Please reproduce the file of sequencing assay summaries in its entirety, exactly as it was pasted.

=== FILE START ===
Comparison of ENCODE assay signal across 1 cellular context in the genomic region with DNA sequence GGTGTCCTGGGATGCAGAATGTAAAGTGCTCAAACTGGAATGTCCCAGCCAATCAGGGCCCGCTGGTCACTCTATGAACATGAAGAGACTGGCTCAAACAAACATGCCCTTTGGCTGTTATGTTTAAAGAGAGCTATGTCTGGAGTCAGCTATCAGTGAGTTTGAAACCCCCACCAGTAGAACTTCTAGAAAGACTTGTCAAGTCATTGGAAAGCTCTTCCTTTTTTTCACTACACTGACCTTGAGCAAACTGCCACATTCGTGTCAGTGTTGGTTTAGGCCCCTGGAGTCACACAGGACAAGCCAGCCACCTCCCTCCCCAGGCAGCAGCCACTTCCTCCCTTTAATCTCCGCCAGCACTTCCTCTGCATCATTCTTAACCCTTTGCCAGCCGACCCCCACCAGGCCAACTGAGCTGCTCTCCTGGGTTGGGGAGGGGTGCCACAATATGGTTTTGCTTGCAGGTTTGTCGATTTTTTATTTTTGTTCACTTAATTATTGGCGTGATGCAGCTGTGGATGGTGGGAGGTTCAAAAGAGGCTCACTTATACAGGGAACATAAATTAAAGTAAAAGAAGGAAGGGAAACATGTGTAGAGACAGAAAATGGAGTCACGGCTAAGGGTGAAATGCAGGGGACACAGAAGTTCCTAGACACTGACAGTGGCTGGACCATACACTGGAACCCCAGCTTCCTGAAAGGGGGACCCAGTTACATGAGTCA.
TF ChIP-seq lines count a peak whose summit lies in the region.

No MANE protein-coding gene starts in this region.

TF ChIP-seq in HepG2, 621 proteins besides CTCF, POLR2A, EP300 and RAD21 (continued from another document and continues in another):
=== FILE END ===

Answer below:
Comparison of ENCODE assay signal across 1 cellular context in the genomic region with DNA sequence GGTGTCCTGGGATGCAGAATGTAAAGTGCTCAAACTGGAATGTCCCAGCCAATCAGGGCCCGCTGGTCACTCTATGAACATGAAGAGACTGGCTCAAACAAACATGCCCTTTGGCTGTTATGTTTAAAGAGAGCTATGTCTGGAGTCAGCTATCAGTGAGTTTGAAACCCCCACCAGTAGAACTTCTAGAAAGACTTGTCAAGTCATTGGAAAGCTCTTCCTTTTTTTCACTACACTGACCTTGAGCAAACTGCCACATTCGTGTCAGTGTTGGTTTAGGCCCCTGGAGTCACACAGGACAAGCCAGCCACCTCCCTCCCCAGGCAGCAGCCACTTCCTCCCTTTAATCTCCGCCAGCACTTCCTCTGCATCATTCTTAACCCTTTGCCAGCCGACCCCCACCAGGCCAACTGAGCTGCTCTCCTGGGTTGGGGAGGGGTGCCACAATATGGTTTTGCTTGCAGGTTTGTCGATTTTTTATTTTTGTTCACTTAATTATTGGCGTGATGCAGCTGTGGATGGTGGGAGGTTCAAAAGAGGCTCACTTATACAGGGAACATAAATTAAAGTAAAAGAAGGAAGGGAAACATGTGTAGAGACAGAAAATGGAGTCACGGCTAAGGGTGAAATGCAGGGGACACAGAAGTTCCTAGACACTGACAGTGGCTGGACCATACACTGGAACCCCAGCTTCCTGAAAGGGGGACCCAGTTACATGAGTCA.
TF ChIP-seq lines count a peak whose summit lies in the region.

No MANE protein-coding gene starts in this region.

TF ChIP-seq in HepG2, 621 proteins besides CTCF, POLR2A, EP300 and RAD21 (continued from another document and continues in another):